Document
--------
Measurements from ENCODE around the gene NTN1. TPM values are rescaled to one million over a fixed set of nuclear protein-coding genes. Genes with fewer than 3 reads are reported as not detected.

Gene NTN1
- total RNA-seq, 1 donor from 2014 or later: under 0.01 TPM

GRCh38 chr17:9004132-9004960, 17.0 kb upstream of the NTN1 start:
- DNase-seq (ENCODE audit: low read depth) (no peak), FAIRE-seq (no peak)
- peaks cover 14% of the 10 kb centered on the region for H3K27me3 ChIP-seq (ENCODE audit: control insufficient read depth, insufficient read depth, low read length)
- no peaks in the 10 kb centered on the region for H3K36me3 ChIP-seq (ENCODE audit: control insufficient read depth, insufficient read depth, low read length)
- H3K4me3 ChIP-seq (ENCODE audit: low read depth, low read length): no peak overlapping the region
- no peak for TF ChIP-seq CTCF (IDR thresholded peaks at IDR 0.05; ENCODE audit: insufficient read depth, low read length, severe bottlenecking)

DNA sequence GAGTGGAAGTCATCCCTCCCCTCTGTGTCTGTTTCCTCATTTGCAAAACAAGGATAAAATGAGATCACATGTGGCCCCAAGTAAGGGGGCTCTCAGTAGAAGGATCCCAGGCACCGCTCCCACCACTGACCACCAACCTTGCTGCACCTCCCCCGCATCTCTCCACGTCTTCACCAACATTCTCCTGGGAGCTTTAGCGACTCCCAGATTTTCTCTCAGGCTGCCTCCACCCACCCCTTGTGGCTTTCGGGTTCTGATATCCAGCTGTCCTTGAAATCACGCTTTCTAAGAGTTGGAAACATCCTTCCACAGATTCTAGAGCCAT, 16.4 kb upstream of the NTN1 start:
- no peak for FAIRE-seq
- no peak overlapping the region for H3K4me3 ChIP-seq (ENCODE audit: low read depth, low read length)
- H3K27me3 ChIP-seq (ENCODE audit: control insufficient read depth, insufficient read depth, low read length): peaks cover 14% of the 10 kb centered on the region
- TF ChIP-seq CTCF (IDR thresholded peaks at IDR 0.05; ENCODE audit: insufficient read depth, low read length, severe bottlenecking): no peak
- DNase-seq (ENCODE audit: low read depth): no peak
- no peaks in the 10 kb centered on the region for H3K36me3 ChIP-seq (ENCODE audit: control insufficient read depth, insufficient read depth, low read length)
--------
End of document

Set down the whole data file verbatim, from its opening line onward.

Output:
Measurements from ENCODE around the gene NTN1. TPM values are rescaled to one million over a fixed set of nuclear protein-coding genes. Genes with fewer than 3 reads are reported as not detected.

Gene NTN1
- total RNA-seq, 1 donor from 2014 or later: under 0.01 TPM

GRCh38 chr17:9004132-9004960, 17.0 kb upstream of the NTN1 start:
- DNase-seq (ENCODE audit: low read depth) (no peak), FAIRE-seq (no peak)
- peaks cover 14% of the 10 kb centered on the region for H3K27me3 ChIP-seq (ENCODE audit: control insufficient read depth, insufficient read depth, low read length)
- no peaks in the 10 kb centered on the region for H3K36me3 ChIP-seq (ENCODE audit: control insufficient read depth, insufficient read depth, low read length)
- H3K4me3 ChIP-seq (ENCODE audit: low read depth, low read length): no peak overlapping the region
- no peak for TF ChIP-seq CTCF (IDR thresholded peaks at IDR 0.05; ENCODE audit: insufficient read depth, low read length, severe bottlenecking)

DNA sequence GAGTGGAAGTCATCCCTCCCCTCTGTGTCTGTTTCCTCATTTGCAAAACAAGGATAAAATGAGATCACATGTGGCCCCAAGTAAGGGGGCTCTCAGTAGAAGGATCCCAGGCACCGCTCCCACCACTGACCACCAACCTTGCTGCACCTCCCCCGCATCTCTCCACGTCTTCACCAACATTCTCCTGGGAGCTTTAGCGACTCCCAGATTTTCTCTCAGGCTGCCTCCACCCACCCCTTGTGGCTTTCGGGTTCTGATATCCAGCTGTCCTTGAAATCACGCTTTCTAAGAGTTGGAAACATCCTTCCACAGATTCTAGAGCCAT, 16.4 kb upstream of the NTN1 start:
- no peak for FAIRE-seq
- no peak overlapping the region for H3K4me3 ChIP-seq (ENCODE audit: low read depth, low read length)
- H3K27me3 ChIP-seq (ENCODE audit: control insufficient read depth, insufficient read depth, low read length): peaks cover 14% of the 10 kb centered on the region
- TF ChIP-seq CTCF (IDR thresholded peaks at IDR 0.05; ENCODE audit: insufficient read depth, low read length, severe bottlenecking): no peak
- DNase-seq (ENCODE audit: low read depth): no peak
- no peaks in the 10 kb centered on the region for H3K36me3 ChIP-seq (ENCODE audit: control insufficient read depth, insufficient read depth, low read length)